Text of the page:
Austin Camilleri questions the radical nature of opposites with a desire to integrate them

After exhibiting internationally in the partaking of solo shows, and collaborations, the acclaimed artist Austin Camilleri launches his debut show in Malta Le. Iva / Anger is a Lazy Form of Grief, an initiative by Spazju Kreattiv, bringing together a series of works – most of which are new creations. Curated by renowned international curator Rosa Martinez, known for being the first-ever female director of the Venice Biennale in 2005, with the assistance of Italian curator Irene Biolchini, it binds the formidable and the contradictory, integrates contemporary and traditional materials, amalgamates the digital world with that of art history, and dares to break the boundaries between the doubtful artist-self and that of his ego.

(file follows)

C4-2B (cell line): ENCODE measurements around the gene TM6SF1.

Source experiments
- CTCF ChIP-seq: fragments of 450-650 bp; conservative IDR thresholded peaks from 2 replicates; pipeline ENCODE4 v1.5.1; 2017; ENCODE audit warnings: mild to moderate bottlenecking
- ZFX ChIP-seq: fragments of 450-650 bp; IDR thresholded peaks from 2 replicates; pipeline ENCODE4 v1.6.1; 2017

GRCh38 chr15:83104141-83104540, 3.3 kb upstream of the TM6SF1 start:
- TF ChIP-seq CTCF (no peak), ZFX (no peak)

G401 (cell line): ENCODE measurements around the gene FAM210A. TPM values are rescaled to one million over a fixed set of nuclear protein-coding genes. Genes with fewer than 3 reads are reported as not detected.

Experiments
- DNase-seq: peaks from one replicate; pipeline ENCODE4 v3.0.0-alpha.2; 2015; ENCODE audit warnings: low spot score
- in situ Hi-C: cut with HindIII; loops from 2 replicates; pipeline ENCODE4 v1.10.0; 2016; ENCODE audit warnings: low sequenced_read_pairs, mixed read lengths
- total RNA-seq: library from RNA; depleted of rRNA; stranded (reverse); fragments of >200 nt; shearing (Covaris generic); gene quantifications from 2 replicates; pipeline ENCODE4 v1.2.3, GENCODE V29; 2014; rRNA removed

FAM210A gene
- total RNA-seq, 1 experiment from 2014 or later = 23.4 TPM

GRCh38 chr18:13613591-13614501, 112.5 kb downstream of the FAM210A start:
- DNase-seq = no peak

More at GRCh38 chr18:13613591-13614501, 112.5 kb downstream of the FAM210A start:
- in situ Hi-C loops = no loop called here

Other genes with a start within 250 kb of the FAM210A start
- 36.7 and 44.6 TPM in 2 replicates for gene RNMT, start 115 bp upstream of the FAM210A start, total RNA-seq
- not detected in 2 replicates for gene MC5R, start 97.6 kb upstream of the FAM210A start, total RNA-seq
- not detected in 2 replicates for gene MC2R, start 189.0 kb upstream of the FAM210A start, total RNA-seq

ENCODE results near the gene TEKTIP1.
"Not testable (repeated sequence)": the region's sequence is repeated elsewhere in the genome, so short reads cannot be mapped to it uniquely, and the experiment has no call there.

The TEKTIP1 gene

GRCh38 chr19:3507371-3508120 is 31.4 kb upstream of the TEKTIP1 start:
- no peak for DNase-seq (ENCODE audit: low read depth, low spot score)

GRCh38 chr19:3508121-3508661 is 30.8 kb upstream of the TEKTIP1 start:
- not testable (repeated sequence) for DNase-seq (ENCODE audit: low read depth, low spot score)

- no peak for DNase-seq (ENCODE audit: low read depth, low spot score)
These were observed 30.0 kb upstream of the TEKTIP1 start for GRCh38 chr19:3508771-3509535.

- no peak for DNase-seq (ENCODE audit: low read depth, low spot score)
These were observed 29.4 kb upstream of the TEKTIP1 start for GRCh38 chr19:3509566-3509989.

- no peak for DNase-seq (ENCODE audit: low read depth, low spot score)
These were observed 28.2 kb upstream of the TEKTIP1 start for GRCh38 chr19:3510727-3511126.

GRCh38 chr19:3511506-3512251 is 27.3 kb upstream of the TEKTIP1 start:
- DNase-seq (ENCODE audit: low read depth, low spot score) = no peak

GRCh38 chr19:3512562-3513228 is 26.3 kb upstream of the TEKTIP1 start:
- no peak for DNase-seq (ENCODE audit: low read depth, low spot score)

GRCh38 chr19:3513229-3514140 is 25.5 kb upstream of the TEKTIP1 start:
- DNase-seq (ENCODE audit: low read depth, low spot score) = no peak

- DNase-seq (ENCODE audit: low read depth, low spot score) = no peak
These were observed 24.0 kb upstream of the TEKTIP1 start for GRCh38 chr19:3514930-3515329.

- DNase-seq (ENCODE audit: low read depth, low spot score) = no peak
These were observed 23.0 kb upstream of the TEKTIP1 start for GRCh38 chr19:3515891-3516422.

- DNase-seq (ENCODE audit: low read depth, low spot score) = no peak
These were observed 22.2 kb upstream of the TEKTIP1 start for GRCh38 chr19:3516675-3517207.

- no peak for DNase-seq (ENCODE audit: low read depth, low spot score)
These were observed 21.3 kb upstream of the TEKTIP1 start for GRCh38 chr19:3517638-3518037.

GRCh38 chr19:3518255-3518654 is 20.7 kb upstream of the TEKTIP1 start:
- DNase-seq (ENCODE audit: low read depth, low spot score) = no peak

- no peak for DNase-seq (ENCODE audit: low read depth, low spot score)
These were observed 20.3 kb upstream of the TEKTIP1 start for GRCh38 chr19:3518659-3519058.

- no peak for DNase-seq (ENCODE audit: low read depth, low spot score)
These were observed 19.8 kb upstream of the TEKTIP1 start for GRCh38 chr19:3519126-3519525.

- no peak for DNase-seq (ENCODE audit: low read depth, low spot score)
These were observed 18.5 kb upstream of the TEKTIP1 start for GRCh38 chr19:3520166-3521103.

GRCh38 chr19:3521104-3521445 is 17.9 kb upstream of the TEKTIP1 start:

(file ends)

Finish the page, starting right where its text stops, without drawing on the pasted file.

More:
Photo credits : Brian Grech

The exhibition experience resembles that of entering a time machine and returning to an unfamiliar present. There seems to be a multitude of information that is foreign, and overwhelming with an unusual merging of contrasts. The works represent a paradox to that of the exhibition title “NO.YESLE.IVA.” A deliberate title, it proposes an ideology, where taking a stance is foolish. ‘ ANGER IS A LAZY FORM OF GRIEF’, plays on the frustration and struggles associated with the process of creating; the before “state” of reaching one’s purpose in art. Yet such a motto simultaneously connotes questions related to manifestations of power. It also symbolizes the tug of war correlated to a single-minded attitude. Is there one opinion or the other?  And what happens if we synthesize both the “LE.IVA”?

Photo credits : Brian Grech